Glen looked up from his cramped fingers. The scissors were too small for such a large project! “Yeah.” He replied. “Unless I drop dead from exhaustion first!”
“Ow!” Lamented Stan. “Don’t make… me laugh.” He drew a shallow breath. “You’ve already… saved my life… at least once… today. You’ll be fine.”
“I hope so.” Said the determined Scotsman. “I just hope I can pull you out of here on the travois… Those rocks are pretty rough and I only have one good leg!”
Glen finished cutting the strips of denim. Stan eyed what was left of his mutilated jeans. “I guess… I won’t be wearing… those again.” He pretended to sound upset. “Is there enough?”
“I think so, but won’t be sure until I start tying the splints on.” Glen gave the sky another furtive look. “One way or the other, I have to hurry or we’ll run out of daylight.” He scrambled to the pile of logs, clutching the denim strips in one hand and using the other for support. Untying the rope binding the wood was easy, and in a few seconds, Glen knelt beside Stan’s broken leg. He gently placed the two short poles between the big man’s legs and the other two pieces of improvised splint against the outside of the broken limb. As he had been trained to do, Glen began at the feet, lashing the stiff wood to both of Stan’s boots. The two-inch strips of denim performed beautifully, but Stan still gritted his teeth with each tiny tug. Even the slightest movement caused cries of pain.
“Nurse?” Stan called, trying to ease his extreme discomfort with a dose of humour. “I need… a pain killer.”
Glen grinned and shook his head as he crawled to Stan’s waist. “You have a sick sense of humour my friend!”
“I have to... get thought this... somehow.”
Glen nodded in agreement and securely tied the top of longer splints in place before working his way back towards Stan’s feet. Soon, denim strips were secured above and below the break, as well as at the big man’s waist, knees, ankles and feet. A neat row of six dark blue bows ran the length of the longest splint. Stan breathed a shallow sigh of relief.
“I have three strips left.” Glen said. We should use them on your broken rids to give you a bit of support.” The big man agreed. A few more uncomfortable minutes followed, but once the strong denim was snug, Stan felt somewhat relieved. His chest was so big that Glen had to tie the straps together; two pieces side by side over the broken ribs, and the third one completing the circumference of Big C’s barrel-like chest. Glen sat back and stared at his trussed-up friend. “You might be the most unusual thing I’ve ever seen wrapped in bows.” He teased.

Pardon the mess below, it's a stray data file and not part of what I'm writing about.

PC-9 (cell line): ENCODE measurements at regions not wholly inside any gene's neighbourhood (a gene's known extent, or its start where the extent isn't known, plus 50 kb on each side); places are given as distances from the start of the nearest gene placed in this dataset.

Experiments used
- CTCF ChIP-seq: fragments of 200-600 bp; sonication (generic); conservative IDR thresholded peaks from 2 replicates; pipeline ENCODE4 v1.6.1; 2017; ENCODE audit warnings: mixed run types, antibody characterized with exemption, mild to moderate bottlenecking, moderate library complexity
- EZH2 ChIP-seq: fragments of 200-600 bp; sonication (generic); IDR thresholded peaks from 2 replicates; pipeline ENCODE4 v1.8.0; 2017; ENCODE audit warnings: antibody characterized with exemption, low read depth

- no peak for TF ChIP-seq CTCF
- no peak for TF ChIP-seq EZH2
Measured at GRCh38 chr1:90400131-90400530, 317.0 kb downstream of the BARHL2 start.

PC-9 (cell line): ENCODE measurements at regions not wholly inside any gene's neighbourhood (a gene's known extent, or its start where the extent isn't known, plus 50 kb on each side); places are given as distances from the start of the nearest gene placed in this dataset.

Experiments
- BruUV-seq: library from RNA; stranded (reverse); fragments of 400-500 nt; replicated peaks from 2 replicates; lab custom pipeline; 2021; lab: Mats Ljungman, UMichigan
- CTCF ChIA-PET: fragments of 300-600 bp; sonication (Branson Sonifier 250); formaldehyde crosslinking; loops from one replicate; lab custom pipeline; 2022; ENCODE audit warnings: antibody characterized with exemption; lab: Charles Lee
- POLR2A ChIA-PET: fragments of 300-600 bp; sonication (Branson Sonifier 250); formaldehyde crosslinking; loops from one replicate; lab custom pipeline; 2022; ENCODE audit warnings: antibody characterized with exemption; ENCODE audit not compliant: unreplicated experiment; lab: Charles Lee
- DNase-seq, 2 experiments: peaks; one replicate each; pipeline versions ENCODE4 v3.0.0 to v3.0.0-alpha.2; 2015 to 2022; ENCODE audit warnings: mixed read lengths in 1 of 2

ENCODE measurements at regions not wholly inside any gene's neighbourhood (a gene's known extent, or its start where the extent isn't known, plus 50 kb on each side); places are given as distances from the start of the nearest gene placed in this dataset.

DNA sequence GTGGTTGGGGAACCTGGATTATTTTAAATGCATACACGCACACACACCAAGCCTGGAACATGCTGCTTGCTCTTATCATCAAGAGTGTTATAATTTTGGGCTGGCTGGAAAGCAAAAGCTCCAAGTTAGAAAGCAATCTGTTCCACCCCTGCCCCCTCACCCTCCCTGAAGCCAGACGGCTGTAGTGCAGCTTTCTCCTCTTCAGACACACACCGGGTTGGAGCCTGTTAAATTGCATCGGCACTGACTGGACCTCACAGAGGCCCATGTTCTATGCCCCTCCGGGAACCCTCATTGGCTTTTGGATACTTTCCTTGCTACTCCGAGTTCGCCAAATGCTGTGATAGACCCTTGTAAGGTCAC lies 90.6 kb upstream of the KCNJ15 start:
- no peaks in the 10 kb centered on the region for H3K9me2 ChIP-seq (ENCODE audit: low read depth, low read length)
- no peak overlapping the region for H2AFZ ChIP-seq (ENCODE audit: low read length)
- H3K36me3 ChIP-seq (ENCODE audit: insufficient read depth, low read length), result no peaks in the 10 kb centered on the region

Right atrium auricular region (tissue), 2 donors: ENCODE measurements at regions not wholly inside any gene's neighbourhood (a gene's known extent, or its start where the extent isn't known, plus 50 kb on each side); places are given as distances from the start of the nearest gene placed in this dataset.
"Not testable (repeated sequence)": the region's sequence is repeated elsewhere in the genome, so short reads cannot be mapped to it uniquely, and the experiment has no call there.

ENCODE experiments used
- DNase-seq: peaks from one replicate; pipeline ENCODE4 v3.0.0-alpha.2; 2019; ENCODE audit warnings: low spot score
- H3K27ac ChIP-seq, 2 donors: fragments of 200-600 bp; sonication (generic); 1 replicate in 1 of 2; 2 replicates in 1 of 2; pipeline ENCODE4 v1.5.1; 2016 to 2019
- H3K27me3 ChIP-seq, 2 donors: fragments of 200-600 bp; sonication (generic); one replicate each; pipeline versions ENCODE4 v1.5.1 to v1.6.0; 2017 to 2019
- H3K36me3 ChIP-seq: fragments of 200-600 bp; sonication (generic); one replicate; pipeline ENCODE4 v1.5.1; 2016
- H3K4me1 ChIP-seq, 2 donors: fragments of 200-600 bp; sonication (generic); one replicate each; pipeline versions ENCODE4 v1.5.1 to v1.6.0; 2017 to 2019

“Thanks.” Came the wry reply.
“I’m going to lash the travois together and then try to move us a little closer to the trail before it gets completely dark.” Glen was already untangling the rope from the four remaining lengths of wood. He reached for his pack and dug the short lengths of cord out. The small man had never built a travois before, but knew the fundamentals of lashing. The four bundled lengths of cordage had accompanied Glen on more hikes than he could remember, but he had used them only occasionally. Still, they had always been there, faithfully waiting in his backpack to become clotheslines or to help support a tent at a windy campsite. Thirty-six hours ago, when the wiry Scotsman had placed the short cords into his pack, little did he dream of their potential to save a life. After all, they were just short pieces of strong twine.
Stan rested while Glen fussed with the lashings. A glance up at the cloudy sky told the trussed up man that the sun was slipping behind the Lajord Range. It would be dark in just over an hour. The big man closed his tired eyes. He had lain in Ravenscrag’s shadow, in more or less the same place, for nearly twenty-four hours. His bruised and broken body ached and throbbed, but the splints and rib bandages were helping. The soft sleeping pad, under his back and shoulders, felt wonderful. Amazing, how such a small comfort suddenly seemed like paradise! He turned his head to stare at his faithful friend. His life was still in the small man’s hands, but tonight there was finally a little more hope.